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Tuesday, April 3, 2007

False Positives

When I was in high school, every once in a while a suspicious looking truck would park outside the school. One by one, female employees would slip in and out of this truck throughout the day. The truck, which looked like some kind of mobile spy headquarters complete with satellite uplink turned out to be a local effort to improve women's health. It was a Mobile Mammography Van sponsored by a local hospital. My friends and I thought more than once about hijacking that van and parking it outside the local mall. Hey, we were teenagers.

Fast forward to the present, when the American College of Physicians has released new recommendations regarding preventative mammograms. They argue that women under 50 with no medical history of cancer or other high risk factors need not be subjected to yearly mammograms. The current recommended age is 40, supported by the American Cancer Society. This is a case where mathematics must influence our decision making process. More and more, the medical profession seeks to back up its dogma with statistics. This is a good thing if it is done correctly. Unfortunately, most doctors do not understand the math themselves and certainly can't explain it to their patients. Let's look at the numbers for mammography.

The rate of false positives for this test is estimated to be between 7-15%. This is higher than in most other first-world countries. Why? What is a false positive rate? A false positive, or Type I error, is a positive an erroneous positive result. The patient does not have cancer, but the test shows that she does. No test is perfect. All medical tests give a certain amount of false positives. The rate is calculated by dividing the number of false positives by the number of total negative instances.


false positive rate = number of false positives/ number of negative instances

This means that out of 100 non-cancerous women receiving test results for a mammogram, between 7-15 of them will be told they have cancer. Imagine getting that news. To most, cancer equals death. The anxiety alone could contribute to a host of actual medical issues. Then there is the added cost and frustration of additional tests, which will now include biopsies. This high rate also virtually guarantees that over the course of a decade, or ten yearly tests, women will receive at least one false positive.

Then there is the problem of over-diagnosis.

The widespread and virtually unchallenged acceptance of screening has resulted in a dramatic increase in the diagnosis of ductal carcinoma-in-situ (DCIS), a pre-invasive cancer, with a current estimated incidence of about 40,000 annually. DCIS is usually recognized as micro-calcifications and generally treated by lumpectomy plus radiation or even mastectomy and chemotherapy. However, some 80 percent of all DCIS never become invasive even if left untreated. Furthermore, the breast cancer mortality from DCIS is the same— about 1 percent— both for women diagnosed and treated early and for those diagnosed later following the development of invasive cancer. That early detection of DCIS does not reduce mortality is further confirmed by the 13-year follow-up results of the Canadian National Breast Cancer Screening Study.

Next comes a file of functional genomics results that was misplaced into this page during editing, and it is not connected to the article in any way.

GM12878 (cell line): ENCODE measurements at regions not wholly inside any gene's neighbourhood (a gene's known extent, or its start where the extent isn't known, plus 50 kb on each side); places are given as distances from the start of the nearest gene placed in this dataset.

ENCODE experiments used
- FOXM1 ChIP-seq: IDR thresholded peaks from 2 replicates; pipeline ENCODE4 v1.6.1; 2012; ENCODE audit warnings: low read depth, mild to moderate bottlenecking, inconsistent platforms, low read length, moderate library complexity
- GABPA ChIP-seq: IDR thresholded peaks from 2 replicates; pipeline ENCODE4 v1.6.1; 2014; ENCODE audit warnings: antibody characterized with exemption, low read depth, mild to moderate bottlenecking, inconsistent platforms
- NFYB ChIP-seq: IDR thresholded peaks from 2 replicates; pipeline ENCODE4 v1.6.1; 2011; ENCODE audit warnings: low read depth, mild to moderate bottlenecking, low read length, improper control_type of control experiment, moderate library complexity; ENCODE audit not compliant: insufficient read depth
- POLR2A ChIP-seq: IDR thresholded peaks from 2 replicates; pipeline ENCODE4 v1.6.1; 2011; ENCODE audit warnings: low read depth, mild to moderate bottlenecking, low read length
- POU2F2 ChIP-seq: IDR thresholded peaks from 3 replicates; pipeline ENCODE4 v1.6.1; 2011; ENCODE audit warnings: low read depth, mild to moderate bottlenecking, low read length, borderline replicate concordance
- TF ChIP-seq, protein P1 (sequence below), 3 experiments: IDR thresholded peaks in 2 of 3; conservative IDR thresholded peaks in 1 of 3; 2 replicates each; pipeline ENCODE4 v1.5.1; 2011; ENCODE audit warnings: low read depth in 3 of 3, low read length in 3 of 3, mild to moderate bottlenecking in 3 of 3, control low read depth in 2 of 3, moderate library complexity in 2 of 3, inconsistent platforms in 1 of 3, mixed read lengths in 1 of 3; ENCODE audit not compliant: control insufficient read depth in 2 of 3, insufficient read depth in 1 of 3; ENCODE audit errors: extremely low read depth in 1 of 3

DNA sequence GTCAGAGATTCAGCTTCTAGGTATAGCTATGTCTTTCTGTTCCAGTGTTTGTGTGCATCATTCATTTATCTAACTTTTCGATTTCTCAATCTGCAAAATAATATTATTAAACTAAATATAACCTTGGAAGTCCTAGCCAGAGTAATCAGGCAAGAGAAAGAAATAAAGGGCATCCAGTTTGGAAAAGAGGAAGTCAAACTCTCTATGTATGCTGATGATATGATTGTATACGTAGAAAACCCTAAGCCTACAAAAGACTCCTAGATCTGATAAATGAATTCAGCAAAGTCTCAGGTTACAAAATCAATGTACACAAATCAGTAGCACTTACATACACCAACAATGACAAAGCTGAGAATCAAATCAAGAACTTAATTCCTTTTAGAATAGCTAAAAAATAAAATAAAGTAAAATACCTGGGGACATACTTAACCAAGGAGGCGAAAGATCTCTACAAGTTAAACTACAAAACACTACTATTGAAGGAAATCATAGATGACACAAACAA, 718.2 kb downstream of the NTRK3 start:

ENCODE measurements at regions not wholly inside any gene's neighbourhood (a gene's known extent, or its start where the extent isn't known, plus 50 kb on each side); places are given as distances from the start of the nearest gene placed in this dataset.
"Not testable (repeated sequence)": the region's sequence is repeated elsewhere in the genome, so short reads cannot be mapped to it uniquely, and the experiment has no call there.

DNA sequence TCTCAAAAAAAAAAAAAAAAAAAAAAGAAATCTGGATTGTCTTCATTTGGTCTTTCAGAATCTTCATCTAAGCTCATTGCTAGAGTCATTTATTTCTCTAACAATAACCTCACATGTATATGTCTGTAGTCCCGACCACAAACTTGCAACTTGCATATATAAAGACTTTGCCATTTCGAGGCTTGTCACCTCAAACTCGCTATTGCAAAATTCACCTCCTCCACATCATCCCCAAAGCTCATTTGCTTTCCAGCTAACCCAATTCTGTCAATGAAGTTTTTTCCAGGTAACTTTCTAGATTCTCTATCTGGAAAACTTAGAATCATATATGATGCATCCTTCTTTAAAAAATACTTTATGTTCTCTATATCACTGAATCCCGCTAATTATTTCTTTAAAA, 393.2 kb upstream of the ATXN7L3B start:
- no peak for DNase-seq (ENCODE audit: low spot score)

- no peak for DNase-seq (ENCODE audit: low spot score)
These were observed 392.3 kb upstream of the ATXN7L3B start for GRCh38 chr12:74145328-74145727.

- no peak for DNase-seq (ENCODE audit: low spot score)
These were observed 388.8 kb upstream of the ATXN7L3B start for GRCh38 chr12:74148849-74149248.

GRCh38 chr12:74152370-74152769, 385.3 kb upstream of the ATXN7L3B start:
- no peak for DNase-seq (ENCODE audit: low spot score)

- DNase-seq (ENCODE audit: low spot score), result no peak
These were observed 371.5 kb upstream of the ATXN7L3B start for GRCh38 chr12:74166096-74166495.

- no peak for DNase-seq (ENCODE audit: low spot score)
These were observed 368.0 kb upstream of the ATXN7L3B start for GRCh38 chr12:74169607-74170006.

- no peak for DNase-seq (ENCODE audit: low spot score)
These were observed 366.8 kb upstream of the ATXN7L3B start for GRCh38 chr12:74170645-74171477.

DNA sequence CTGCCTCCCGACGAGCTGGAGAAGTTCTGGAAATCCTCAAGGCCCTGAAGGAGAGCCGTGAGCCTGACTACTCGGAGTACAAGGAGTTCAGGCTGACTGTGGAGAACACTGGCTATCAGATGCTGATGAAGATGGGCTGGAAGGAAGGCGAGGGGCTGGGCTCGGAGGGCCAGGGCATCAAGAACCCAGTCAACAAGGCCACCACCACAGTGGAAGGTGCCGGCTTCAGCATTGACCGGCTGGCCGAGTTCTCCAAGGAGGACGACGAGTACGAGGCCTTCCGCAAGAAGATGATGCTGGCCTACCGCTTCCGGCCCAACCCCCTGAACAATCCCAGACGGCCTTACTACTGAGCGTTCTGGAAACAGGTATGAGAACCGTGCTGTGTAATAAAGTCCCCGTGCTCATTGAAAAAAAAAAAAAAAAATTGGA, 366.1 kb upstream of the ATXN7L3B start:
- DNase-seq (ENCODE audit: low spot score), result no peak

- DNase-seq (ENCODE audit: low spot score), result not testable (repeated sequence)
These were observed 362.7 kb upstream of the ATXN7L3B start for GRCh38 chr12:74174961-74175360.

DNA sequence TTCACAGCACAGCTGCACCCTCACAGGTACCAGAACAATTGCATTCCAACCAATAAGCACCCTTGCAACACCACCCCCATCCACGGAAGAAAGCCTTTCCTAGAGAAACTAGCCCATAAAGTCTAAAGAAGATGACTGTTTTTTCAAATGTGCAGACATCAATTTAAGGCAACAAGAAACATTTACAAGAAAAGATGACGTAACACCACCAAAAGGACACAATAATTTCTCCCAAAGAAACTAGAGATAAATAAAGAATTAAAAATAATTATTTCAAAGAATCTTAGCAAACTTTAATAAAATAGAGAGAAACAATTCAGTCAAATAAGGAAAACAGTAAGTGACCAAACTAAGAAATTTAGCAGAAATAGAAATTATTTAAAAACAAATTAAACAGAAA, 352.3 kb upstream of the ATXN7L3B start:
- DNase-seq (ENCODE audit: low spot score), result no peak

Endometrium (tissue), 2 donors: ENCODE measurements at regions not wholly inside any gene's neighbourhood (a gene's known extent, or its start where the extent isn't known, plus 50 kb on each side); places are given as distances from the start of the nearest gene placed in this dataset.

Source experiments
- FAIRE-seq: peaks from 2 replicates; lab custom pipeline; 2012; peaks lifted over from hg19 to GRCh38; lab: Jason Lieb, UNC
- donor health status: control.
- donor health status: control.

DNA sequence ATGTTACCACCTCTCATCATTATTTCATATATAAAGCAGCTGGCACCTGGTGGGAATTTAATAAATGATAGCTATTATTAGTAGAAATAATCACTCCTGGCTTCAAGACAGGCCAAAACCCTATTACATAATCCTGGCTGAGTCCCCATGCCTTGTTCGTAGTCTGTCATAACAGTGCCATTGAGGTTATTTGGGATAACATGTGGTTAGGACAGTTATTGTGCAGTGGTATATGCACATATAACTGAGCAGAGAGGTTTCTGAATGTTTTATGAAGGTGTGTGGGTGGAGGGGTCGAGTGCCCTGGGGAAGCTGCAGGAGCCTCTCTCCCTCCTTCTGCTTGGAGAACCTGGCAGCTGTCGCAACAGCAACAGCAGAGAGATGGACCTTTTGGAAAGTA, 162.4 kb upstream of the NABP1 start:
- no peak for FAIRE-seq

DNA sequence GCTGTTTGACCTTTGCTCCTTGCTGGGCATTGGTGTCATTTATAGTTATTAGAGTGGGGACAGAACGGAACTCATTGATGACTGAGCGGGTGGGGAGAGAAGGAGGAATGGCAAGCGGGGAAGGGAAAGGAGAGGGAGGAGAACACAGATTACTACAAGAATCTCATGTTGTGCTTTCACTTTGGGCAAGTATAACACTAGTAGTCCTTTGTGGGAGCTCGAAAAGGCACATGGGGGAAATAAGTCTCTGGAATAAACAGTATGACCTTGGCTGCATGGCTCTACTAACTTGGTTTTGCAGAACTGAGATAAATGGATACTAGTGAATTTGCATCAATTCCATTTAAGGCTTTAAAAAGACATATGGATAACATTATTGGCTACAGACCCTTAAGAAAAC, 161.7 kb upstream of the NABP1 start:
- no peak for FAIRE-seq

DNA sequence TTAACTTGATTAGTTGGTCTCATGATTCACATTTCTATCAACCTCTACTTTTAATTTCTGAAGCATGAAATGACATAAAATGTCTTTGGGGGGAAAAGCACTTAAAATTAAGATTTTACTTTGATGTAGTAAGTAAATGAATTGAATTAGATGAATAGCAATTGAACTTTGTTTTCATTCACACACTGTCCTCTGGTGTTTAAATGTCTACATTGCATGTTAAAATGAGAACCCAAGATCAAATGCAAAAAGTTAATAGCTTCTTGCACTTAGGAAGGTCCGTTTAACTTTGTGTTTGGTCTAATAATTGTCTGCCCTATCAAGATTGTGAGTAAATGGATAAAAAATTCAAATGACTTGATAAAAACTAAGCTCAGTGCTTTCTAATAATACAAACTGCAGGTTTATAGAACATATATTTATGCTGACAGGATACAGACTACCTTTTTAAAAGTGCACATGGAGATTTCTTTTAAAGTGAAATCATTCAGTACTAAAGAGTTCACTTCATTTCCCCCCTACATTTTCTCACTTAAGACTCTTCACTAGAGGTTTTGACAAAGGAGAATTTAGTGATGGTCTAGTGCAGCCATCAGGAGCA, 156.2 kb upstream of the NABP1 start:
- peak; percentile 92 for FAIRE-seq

These are the facts. So before you decide to get a test that is embarrassing, uncomfortable, or even painful for some, do the math. Decide for yourself if it is necessary for you. Ask your doctor for his/her false positive and false negative rates. If your doctor stares at you with a blank expression, you may want to look for another physician.

1 comment:

BSB said...

While a strict statistical analysis would seem to make sense here, (and you're right-doctors have very little concept of what those numbers mean, even when they know them), I think the math in this instance shouldn't change the reccomendation. I've been through false positives with mammography twice - but both times, with different doctors, there was follow-up ultrasound testing before there was a diagnosis made. With rates of breast cancer rising among the under 50 crowd (albeit very gradually), it makes more sense to simply be aware of the possibility of false positive than to forego testing altogether. Not to mention, the move to change that reccomendation is coming primarily from managed care organizations and insurance lobbies because they don't want to PAY for the testing under 50. A more reasonable change to the testing structure is actually to do MRI testing instead of mammograms, but then they can't use the rate of false positive as the straw man. Besides, grown up women are pretty used to procedures MUCH more uncomfortable and embarassing than mammography.